Compassionate Care and Caring  Update on UHN’s 2019 holiday drive: TeamUHN coming together to help the most disadvantaged patients we serve. Last winter, many of you spoke up and asked how we can support fellow Torontonians who are in most need (in addition to the United Way campaign). One of the opportunities was created in partnership with Toronto General & Western Hospital Foundation and involved collecting funds which would go towards the purchase of winter boots and coats. Thanks to your initiative and generosity, we were able to purchase many and will hopefully make a tangible difference in some peoples’ winters. Kudos to Rebecca Fulton (Discipline Head – Social Work, Collaborative Academic Practice, UHN) and Kevin Rodrigues (Bioethicist, UHN) for creating guidelines on the use of the donations so they will be equitably, respectfully and ethically distributed. We hope to build off this initiative in alignment with UHN’s Social Medicine Program and look for ways of better supporting those most in need within the community, including those facing socioeconomic barriers and those who are vulnerably housed. The other opportunity presented during last year’s holiday drive was donating funds for grocery gift cards, which were distributed to some of the most vulnerable patients we serve. The total amount raised for this initiative, led by UHN’s Centre for Mental Health, was $5,500. 

Kevin Rodrigues and Rebecca Fulton
Kevin Rodrigues (Bioethicist, UHN) and Rebecca Fulton (Discipline Head - Social Work, Collaborative Academic Practice, UHN) with some of the winter boots and jackets acquired thanks to the generosity of TeamUHN.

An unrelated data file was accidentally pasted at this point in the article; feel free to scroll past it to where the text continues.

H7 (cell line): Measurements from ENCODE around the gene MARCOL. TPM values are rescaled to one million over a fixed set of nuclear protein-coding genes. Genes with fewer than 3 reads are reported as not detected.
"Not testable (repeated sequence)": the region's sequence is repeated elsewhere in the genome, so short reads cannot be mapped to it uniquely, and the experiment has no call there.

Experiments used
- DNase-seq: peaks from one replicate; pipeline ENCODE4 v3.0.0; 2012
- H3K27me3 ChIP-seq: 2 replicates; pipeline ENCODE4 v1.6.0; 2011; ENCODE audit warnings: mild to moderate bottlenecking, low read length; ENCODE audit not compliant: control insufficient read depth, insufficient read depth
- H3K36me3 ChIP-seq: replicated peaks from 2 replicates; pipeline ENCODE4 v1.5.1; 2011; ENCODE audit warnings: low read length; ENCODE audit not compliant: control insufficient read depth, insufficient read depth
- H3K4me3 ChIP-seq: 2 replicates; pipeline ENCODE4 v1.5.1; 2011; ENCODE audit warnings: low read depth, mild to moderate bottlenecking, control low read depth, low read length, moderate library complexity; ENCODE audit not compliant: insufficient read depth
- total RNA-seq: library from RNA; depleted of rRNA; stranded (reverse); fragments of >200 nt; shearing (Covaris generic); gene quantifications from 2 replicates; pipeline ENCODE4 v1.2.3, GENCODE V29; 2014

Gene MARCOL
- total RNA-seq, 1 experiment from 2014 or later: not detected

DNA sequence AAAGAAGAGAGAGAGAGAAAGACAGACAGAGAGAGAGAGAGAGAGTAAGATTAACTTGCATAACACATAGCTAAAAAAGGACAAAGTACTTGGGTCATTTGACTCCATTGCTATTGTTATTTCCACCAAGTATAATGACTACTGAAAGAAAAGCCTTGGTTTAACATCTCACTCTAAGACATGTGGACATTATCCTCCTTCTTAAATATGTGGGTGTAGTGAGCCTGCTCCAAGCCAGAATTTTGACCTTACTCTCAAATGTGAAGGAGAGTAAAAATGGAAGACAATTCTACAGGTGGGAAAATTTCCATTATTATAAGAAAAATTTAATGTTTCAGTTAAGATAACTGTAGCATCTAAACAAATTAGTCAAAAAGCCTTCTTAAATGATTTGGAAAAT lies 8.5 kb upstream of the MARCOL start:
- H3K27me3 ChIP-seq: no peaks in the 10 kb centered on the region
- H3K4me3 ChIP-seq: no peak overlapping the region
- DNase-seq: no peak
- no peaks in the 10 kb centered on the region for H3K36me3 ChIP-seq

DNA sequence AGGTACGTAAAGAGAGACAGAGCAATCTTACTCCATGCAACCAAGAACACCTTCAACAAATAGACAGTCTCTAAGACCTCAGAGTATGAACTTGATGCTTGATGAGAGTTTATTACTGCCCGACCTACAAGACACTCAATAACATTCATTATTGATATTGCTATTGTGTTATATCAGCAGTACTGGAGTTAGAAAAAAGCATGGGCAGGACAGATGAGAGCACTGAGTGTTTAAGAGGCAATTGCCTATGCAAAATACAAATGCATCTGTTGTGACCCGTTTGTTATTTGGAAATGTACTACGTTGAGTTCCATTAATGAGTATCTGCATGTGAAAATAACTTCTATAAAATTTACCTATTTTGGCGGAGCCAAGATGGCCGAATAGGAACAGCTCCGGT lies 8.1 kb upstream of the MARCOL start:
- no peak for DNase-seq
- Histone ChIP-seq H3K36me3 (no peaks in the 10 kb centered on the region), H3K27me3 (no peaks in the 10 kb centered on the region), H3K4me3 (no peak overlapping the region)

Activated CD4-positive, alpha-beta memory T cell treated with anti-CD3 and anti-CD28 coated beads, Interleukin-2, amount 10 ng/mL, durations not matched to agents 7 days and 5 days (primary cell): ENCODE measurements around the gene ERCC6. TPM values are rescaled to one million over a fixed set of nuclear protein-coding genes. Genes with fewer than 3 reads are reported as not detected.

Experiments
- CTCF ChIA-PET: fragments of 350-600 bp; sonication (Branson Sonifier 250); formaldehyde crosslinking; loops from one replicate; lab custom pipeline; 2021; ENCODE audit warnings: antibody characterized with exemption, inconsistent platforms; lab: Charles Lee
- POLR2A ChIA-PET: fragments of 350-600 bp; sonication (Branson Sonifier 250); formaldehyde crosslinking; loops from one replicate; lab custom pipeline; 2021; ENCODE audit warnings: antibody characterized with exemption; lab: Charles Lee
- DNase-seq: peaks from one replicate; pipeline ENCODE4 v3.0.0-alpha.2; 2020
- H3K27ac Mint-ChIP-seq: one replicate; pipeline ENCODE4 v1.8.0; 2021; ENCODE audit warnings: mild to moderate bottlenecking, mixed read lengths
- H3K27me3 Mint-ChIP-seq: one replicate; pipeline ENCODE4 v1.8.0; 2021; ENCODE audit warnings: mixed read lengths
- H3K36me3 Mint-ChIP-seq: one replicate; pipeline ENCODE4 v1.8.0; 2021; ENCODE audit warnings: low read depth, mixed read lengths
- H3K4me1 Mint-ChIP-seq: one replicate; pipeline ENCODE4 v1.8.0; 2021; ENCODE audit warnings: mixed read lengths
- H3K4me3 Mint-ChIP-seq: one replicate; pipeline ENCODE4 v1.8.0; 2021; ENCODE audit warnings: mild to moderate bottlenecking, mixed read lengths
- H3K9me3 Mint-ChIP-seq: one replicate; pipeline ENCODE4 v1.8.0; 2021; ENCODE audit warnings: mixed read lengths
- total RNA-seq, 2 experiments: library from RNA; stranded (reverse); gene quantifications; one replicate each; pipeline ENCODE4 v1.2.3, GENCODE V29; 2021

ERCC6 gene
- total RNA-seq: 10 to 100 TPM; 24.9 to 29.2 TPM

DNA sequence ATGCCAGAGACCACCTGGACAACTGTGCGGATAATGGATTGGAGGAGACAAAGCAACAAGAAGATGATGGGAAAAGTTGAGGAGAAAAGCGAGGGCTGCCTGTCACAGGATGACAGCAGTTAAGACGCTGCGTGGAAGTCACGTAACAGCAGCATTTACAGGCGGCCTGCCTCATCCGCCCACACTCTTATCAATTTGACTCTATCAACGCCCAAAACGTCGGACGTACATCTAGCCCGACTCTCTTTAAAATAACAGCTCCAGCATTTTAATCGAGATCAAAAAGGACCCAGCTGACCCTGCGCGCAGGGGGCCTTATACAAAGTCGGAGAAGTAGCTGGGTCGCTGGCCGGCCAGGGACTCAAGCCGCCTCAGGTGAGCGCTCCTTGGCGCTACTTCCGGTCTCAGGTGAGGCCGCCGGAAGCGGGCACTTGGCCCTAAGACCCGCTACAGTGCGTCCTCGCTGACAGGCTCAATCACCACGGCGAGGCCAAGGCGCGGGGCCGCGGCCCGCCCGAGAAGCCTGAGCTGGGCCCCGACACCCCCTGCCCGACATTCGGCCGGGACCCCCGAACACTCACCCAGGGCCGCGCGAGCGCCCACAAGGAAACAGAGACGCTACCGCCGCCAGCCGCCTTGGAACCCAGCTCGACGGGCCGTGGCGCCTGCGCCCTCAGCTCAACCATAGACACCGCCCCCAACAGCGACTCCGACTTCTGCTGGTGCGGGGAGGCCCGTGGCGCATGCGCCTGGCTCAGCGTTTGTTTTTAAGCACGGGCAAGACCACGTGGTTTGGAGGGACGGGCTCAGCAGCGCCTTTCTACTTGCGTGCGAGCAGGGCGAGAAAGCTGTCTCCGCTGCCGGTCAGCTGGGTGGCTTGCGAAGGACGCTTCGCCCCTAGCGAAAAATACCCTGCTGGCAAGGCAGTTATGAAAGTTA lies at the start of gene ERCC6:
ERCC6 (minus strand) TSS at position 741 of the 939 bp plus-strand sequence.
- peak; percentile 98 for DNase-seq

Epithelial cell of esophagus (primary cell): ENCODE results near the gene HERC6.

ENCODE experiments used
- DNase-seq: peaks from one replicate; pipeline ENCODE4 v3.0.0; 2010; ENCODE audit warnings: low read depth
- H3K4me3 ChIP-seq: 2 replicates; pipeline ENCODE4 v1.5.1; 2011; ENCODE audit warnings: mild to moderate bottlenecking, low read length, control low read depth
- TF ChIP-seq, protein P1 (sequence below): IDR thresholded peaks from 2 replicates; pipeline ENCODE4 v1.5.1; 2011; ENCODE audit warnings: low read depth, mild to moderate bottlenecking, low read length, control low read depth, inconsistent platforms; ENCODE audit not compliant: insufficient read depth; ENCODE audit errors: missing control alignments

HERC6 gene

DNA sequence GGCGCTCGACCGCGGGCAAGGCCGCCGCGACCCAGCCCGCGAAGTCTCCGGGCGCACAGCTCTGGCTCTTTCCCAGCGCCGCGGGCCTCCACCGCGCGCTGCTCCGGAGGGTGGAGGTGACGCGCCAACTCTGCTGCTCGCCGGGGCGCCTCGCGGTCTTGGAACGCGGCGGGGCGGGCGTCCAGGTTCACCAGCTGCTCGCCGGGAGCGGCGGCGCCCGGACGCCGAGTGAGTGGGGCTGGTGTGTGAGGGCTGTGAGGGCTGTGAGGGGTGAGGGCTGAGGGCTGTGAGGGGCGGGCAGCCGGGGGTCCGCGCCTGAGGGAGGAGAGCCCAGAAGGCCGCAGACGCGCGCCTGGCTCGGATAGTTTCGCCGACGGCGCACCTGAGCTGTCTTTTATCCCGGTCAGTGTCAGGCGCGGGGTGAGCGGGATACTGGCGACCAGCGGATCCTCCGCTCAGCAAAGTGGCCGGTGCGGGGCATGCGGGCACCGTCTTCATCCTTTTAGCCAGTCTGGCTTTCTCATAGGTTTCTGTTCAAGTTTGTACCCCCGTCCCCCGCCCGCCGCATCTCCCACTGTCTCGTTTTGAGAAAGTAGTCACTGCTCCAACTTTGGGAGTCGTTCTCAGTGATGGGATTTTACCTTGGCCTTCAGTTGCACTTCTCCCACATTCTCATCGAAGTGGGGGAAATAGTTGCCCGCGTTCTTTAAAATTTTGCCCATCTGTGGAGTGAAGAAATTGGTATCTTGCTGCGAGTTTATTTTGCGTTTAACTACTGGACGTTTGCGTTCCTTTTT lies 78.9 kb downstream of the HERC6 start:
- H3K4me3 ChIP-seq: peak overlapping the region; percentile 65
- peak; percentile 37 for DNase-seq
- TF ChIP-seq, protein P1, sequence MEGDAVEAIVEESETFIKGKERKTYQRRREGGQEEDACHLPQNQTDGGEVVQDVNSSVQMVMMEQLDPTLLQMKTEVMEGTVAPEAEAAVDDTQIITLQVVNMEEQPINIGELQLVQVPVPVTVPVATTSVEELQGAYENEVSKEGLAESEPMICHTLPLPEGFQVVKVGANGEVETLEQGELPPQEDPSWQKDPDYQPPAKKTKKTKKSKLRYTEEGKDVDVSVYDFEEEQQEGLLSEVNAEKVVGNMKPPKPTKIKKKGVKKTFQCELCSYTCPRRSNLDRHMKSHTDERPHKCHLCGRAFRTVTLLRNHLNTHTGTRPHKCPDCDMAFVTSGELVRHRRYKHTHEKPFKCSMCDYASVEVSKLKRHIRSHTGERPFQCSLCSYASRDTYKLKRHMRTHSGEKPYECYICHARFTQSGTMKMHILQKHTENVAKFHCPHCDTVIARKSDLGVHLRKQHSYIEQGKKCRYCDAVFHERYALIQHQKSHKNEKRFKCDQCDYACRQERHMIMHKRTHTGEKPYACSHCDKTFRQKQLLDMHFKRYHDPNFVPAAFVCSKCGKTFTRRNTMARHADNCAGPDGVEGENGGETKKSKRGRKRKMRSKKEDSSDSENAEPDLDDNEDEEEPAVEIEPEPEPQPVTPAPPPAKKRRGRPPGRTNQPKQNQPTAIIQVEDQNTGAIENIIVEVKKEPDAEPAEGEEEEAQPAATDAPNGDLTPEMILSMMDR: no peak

People and Culture  Renowned environmental activist David Suzuki stopped by UHN’s Challenging Environment Assessment Laboratory (CEAL) at The Kite Research Institute. As part of an episode on aging well for his CBC show “The Nature of Things”, David put his sensory abilities to the test by navigating the virtual roads of DriverLab and walking the streets of StreetLab. DriverLab and StreetLab are state-of-the-art simulators at UHN used by scientists to research the effects of aging on safety and mobility. Thank you to Jennifer Campos (CEAL Chief Scientist and The Kite Research Institute’s Academic Director) for sharing her expertise with David and the public for the episode. Read more on UHN News and watch the full episode.

2. Thinking about the elements of good strategy 

I wanted to share this set of guidelines shared by Helen Bevan (Chief Transformation Officer, NHS Horizons in the U.K.) on Twitter. This is timely as we recently entered the second year for UHN’s 2019-23 Strategic Plan – which was designed by patients, partners and TeamUHN in service of A Healthier World. The “elements” in the image below present a useful checklist for any initiative, not just formal strategic plans. I’ve highlighted three parts that stand out to me below, and encourage everyone to use this as a framework to evaluate their own initiatives. You might find an opportunity for improvement – something we should seek often at UHN! 

• Distinctive: Adds unique value to existing efforts. 

• Human-scale: Grounded in empathetic understanding of the needs of everyone in the system of concern.  

• Integrated: Aligned with UHN’s unique assets, connections and identity. Our 2019-23 Strategic Plan serves as a helpful guideline for assessing this alignment. 


collaborative strategy

3. Congratulations to all Order of Ontario appointees

It’s always a pleasure to celebrate the people appointed to the Order of Ontario. These are Ontarians who have been recognized for substantially making our province a better place for all. On behalf of UHN, we offer our congratulations to all recognized this year with special shout out to Emmanuelle Gattuso who is one of UHN’s greatest and most passionate philanthropic supporters. We also shout out Peter Menkes, who lends his talents to UHN’s Board of Trustees, as well as Salah Bachir and Philip Epstein, who are dedicated philanthropic supporters of UHN. I’d also like to recognize my colleague Michelle DiEmanuele (CEO, Trillium Health Partners). See the full list of appointees here. 

Have a good week, 

Kevin